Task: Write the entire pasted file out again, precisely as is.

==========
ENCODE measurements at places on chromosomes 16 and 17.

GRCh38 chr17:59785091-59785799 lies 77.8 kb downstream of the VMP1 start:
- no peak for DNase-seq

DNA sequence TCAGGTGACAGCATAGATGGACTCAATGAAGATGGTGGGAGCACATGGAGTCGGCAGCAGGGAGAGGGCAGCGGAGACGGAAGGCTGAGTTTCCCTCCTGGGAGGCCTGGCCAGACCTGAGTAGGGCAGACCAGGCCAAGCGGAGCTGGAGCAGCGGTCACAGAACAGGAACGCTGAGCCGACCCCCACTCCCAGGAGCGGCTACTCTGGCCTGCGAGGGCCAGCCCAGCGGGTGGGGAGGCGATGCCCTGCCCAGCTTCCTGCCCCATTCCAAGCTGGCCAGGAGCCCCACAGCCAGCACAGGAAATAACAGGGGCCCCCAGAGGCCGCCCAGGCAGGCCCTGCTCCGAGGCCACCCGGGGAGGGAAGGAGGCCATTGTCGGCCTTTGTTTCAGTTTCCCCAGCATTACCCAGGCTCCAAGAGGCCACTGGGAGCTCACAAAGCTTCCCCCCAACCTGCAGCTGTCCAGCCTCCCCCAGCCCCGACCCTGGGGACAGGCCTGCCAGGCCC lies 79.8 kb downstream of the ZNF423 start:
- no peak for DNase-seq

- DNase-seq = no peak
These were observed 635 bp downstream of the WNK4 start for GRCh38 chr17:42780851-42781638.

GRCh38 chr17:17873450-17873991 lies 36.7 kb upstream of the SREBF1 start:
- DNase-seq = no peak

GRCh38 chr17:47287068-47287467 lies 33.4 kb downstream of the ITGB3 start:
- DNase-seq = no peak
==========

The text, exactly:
ENCODE measurements at places on chromosomes 16 and 17.

GRCh38 chr17:59785091-59785799 lies 77.8 kb downstream of the VMP1 start:
- no peak for DNase-seq

DNA sequence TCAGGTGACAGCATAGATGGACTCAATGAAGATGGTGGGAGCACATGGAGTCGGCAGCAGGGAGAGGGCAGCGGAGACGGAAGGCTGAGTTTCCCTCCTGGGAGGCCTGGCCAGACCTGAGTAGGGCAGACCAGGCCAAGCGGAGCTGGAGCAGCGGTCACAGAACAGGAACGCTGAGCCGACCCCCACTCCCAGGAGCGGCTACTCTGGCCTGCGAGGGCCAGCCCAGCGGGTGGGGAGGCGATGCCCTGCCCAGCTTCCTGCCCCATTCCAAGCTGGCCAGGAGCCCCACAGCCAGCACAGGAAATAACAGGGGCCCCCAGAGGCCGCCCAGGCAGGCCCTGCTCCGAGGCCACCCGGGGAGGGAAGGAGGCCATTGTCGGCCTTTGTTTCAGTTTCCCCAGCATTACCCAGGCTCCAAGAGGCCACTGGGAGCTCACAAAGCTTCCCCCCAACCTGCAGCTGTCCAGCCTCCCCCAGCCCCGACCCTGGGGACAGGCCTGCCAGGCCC lies 79.8 kb downstream of the ZNF423 start:
- no peak for DNase-seq

- DNase-seq = no peak
These were observed 635 bp downstream of the WNK4 start for GRCh38 chr17:42780851-42781638.

GRCh38 chr17:17873450-17873991 lies 36.7 kb upstream of the SREBF1 start:
- DNase-seq = no peak

GRCh38 chr17:47287068-47287467 lies 33.4 kb downstream of the ITGB3 start:
- DNase-seq = no peak